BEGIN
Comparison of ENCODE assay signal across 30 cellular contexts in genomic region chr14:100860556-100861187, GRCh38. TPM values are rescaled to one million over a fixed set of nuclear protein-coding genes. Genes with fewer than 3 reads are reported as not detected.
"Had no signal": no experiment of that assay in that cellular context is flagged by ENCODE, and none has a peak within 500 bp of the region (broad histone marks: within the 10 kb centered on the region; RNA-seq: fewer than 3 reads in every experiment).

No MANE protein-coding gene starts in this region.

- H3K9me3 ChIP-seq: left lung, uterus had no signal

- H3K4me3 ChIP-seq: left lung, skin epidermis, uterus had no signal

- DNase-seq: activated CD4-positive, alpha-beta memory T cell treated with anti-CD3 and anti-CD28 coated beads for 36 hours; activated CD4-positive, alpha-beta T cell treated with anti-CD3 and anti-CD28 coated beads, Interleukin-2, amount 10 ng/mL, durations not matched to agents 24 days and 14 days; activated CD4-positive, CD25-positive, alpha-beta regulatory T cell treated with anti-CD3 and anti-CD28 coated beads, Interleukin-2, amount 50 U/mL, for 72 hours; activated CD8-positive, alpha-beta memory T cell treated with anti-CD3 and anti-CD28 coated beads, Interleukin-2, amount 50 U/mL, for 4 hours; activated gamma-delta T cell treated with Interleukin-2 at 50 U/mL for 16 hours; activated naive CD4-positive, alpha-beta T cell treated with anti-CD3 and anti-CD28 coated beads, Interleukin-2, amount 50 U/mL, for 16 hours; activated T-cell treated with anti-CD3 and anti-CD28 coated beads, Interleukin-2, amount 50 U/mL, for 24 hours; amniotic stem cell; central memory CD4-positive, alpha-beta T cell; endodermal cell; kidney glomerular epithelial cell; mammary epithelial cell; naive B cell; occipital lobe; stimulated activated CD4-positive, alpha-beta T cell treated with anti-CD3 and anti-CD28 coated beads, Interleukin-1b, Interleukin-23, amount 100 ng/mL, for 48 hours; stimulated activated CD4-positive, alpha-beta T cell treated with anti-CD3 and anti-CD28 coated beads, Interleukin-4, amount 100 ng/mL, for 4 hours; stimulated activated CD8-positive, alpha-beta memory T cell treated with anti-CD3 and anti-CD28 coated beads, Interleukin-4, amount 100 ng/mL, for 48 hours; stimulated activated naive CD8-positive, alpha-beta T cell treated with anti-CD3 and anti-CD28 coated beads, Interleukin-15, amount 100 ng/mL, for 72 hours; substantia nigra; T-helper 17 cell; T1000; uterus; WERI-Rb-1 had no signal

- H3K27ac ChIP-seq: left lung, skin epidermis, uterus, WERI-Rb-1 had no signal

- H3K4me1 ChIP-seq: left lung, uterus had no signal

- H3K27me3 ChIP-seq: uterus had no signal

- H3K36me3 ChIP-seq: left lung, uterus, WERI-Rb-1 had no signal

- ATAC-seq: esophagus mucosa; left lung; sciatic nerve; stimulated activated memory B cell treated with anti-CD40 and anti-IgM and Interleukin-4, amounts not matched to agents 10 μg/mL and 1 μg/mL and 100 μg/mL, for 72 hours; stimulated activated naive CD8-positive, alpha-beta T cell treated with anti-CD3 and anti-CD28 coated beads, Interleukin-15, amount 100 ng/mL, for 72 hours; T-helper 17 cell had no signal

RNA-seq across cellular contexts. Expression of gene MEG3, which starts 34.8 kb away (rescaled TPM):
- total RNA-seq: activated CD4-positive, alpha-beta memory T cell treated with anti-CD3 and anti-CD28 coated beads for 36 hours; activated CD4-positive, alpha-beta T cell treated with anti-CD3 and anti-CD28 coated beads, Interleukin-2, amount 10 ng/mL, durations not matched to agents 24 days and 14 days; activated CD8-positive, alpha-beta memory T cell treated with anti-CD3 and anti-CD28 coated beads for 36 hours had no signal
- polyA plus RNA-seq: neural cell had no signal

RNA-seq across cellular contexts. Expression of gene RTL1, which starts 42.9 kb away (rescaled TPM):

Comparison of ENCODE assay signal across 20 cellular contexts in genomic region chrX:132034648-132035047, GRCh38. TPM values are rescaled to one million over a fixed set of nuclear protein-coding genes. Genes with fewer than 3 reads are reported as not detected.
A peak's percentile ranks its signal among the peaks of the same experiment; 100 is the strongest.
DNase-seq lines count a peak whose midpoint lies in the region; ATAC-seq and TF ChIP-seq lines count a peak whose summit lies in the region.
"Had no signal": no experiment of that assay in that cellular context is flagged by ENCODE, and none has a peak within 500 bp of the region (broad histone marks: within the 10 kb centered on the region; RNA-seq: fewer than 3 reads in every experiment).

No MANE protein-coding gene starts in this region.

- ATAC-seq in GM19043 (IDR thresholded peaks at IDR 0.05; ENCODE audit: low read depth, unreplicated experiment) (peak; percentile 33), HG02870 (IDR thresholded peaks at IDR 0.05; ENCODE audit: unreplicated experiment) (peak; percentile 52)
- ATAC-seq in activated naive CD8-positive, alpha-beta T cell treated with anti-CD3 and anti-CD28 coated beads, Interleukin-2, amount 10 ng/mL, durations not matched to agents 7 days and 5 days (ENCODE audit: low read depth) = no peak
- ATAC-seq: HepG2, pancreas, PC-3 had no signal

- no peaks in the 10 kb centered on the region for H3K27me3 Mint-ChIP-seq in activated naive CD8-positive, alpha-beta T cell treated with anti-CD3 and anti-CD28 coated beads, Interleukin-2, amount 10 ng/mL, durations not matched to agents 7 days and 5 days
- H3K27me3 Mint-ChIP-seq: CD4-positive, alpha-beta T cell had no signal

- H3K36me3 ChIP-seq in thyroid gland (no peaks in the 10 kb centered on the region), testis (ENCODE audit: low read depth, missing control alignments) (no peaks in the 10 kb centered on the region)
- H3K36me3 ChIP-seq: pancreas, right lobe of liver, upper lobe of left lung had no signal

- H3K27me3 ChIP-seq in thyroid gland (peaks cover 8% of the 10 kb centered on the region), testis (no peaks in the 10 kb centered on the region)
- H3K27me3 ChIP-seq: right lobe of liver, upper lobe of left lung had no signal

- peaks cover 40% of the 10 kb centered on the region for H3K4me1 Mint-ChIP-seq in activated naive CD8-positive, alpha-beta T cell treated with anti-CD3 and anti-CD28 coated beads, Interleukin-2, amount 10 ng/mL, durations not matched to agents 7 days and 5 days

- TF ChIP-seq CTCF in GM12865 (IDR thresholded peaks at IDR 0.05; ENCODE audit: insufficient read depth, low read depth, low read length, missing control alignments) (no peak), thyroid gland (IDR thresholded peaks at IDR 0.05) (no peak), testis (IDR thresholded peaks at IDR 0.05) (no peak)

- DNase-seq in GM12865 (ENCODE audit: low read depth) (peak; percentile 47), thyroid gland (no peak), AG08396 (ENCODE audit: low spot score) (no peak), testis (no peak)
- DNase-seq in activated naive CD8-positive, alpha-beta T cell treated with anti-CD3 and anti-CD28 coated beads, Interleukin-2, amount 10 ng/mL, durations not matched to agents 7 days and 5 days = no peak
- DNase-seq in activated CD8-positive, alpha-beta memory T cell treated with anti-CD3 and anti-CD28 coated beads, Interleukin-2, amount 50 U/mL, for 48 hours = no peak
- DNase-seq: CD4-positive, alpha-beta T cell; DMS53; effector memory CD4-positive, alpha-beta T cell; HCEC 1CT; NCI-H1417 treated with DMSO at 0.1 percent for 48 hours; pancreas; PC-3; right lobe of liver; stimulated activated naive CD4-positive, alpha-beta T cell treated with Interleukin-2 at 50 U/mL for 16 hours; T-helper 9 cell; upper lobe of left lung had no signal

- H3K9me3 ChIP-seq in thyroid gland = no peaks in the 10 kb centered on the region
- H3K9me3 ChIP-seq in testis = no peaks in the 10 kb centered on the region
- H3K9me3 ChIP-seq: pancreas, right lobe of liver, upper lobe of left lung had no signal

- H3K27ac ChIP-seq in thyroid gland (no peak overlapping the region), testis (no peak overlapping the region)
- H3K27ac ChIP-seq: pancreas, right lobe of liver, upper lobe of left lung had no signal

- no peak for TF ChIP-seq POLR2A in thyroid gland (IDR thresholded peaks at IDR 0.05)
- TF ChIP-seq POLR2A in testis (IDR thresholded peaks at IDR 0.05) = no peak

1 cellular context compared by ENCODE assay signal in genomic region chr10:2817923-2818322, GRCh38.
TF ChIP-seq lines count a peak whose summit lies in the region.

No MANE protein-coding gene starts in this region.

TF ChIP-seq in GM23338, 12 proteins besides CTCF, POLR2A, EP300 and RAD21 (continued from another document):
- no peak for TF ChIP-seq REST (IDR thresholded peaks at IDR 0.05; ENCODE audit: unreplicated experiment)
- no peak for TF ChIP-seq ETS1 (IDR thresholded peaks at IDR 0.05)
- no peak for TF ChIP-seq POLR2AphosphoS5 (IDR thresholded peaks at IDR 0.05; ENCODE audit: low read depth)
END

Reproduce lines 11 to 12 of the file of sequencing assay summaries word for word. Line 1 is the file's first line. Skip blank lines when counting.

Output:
- ATAC-seq: esophagus mucosa; left lung; sciatic nerve; stimulated activated memory B cell treated with anti-CD40 and anti-IgM and Interleukin-4, amounts not matched to agents 10 μg/mL and 1 μg/mL and 100 μg/mL, for 72 hours; stimulated activated naive CD8-positive, alpha-beta T cell treated with anti-CD3 and anti-CD28 coated beads, Interleukin-15, amount 100 ng/mL, for 72 hours; T-helper 17 cell had no signal

RNA-seq across cellular contexts. Expression of gene MEG3, which starts 34.8 kb away (rescaled TPM):